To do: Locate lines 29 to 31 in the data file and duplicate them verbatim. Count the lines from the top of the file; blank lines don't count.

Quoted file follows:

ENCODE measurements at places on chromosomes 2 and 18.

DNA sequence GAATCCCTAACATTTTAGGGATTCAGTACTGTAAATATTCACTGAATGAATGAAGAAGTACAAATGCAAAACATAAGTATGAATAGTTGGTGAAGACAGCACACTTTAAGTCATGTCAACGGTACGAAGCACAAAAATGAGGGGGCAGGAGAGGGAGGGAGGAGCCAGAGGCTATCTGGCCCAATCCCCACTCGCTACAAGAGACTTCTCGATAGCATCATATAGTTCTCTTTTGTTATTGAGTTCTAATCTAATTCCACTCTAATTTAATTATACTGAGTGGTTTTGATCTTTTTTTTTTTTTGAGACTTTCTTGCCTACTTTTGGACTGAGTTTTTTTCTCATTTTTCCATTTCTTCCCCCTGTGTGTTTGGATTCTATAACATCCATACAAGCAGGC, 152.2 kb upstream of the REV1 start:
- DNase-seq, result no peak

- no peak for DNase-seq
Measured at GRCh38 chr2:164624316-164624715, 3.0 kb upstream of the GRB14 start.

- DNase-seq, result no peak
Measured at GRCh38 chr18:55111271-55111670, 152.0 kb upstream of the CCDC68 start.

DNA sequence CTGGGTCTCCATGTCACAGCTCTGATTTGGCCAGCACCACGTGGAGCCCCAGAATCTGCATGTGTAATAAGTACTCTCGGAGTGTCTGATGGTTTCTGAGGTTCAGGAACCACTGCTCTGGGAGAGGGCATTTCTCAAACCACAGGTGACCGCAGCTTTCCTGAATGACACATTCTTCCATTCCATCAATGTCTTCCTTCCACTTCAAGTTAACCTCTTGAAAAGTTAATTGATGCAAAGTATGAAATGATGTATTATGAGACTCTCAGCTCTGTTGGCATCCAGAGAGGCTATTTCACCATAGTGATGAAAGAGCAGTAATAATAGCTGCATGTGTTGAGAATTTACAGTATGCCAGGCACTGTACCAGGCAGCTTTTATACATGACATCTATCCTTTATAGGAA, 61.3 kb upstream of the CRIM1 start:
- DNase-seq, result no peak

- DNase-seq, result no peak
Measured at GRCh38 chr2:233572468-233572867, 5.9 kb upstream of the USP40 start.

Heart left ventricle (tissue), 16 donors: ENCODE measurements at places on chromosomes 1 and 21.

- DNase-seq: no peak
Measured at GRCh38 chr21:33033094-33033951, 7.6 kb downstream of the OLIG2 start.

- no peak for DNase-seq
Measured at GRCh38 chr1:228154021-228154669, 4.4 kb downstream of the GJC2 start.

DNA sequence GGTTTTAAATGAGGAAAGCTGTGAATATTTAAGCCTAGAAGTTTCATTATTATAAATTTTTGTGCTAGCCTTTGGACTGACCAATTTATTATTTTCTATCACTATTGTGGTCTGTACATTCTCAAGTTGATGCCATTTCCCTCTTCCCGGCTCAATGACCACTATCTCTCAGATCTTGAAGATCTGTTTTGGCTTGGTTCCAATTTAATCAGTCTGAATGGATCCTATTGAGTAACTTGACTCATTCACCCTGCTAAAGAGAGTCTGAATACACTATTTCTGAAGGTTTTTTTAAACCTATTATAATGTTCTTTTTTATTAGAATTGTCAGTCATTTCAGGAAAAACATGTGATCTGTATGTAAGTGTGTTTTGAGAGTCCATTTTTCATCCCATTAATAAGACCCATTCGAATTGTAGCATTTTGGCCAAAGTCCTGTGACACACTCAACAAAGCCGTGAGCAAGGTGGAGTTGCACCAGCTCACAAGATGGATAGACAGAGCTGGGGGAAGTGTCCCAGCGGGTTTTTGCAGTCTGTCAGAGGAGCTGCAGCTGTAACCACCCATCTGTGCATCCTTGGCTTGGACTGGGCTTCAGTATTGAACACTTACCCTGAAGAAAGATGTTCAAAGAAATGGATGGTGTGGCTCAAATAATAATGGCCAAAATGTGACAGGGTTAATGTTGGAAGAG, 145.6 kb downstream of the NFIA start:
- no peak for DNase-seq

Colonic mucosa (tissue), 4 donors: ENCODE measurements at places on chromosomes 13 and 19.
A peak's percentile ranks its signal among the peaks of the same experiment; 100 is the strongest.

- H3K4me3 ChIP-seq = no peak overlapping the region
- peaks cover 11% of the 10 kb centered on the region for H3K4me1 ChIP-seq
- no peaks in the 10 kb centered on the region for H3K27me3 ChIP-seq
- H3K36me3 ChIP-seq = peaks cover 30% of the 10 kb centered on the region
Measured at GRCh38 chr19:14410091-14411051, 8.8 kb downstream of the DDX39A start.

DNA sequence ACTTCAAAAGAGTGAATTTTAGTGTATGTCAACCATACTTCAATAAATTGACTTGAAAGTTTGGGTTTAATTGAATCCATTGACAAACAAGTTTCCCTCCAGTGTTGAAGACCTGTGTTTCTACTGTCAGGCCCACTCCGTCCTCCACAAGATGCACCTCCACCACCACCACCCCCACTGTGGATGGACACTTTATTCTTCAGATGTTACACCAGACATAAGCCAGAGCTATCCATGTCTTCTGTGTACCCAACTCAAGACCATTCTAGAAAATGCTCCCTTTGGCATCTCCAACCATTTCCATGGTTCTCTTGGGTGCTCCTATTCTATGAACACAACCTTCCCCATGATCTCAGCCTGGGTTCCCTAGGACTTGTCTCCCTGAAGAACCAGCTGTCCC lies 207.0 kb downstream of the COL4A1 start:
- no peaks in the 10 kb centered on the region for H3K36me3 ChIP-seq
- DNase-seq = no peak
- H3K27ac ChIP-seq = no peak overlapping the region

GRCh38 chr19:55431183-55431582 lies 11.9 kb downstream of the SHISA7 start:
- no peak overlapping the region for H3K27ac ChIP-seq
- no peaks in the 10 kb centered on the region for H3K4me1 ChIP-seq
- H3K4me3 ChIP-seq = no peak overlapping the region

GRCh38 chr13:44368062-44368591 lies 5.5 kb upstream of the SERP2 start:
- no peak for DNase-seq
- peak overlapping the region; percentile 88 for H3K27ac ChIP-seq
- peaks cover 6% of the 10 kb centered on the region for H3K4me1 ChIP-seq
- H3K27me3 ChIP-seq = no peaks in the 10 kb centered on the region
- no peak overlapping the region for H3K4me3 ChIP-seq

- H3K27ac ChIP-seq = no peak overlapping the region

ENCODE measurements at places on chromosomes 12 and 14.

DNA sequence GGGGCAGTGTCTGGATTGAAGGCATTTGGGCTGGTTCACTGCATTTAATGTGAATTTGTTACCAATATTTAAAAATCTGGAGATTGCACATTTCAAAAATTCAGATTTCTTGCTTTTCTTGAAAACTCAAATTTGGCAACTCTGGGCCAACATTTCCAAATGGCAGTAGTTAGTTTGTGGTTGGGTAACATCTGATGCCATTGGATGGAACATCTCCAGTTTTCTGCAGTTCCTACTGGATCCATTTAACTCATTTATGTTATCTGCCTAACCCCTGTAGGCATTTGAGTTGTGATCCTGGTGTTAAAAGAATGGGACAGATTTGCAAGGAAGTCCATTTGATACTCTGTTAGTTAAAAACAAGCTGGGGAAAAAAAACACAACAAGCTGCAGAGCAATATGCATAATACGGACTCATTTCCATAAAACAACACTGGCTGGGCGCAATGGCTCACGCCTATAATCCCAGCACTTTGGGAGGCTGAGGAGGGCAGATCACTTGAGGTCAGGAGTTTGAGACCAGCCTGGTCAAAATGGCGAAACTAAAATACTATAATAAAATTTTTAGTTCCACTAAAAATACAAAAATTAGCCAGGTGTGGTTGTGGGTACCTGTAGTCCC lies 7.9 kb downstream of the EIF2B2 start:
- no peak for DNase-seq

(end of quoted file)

- H3K27ac ChIP-seq = no peak overlapping the region

GRCh38 chr19:55431183-55431582 lies 11.9 kb downstream of the SHISA7 start:
- no peak overlapping the region for H3K27ac ChIP-seq